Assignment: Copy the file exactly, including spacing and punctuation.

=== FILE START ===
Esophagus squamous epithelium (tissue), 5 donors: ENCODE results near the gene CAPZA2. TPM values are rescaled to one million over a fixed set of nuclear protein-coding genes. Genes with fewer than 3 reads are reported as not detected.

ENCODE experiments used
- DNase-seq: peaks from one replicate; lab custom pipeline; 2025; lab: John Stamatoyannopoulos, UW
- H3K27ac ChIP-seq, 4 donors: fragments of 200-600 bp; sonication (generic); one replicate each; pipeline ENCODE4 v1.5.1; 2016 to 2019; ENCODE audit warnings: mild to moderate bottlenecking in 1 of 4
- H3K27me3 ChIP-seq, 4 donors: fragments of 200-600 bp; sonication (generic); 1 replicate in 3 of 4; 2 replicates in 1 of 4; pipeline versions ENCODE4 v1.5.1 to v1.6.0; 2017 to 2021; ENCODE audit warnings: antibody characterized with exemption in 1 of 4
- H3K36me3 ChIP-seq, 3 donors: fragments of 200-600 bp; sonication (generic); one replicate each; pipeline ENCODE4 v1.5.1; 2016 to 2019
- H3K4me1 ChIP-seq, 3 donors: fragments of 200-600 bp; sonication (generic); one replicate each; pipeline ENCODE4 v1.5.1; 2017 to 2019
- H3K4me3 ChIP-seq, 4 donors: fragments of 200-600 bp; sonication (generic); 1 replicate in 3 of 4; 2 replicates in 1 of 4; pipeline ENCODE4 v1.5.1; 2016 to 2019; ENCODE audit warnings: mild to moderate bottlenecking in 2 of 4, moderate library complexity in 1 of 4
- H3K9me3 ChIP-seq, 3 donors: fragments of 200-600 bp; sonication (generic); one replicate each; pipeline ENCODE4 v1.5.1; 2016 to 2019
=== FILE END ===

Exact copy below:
Esophagus squamous epithelium (tissue), 5 donors: ENCODE results near the gene CAPZA2. TPM values are rescaled to one million over a fixed set of nuclear protein-coding genes. Genes with fewer than 3 reads are reported as not detected.

ENCODE experiments used
- DNase-seq: peaks from one replicate; lab custom pipeline; 2025; lab: John Stamatoyannopoulos, UW
- H3K27ac ChIP-seq, 4 donors: fragments of 200-600 bp; sonication (generic); one replicate each; pipeline ENCODE4 v1.5.1; 2016 to 2019; ENCODE audit warnings: mild to moderate bottlenecking in 1 of 4
- H3K27me3 ChIP-seq, 4 donors: fragments of 200-600 bp; sonication (generic); 1 replicate in 3 of 4; 2 replicates in 1 of 4; pipeline versions ENCODE4 v1.5.1 to v1.6.0; 2017 to 2021; ENCODE audit warnings: antibody characterized with exemption in 1 of 4
- H3K36me3 ChIP-seq, 3 donors: fragments of 200-600 bp; sonication (generic); one replicate each; pipeline ENCODE4 v1.5.1; 2016 to 2019
- H3K4me1 ChIP-seq, 3 donors: fragments of 200-600 bp; sonication (generic); one replicate each; pipeline ENCODE4 v1.5.1; 2017 to 2019
- H3K4me3 ChIP-seq, 4 donors: fragments of 200-600 bp; sonication (generic); 1 replicate in 3 of 4; 2 replicates in 1 of 4; pipeline ENCODE4 v1.5.1; 2016 to 2019; ENCODE audit warnings: mild to moderate bottlenecking in 2 of 4, moderate library complexity in 1 of 4
- H3K9me3 ChIP-seq, 3 donors: fragments of 200-600 bp; sonication (generic); one replicate each; pipeline ENCODE4 v1.5.1; 2016 to 2019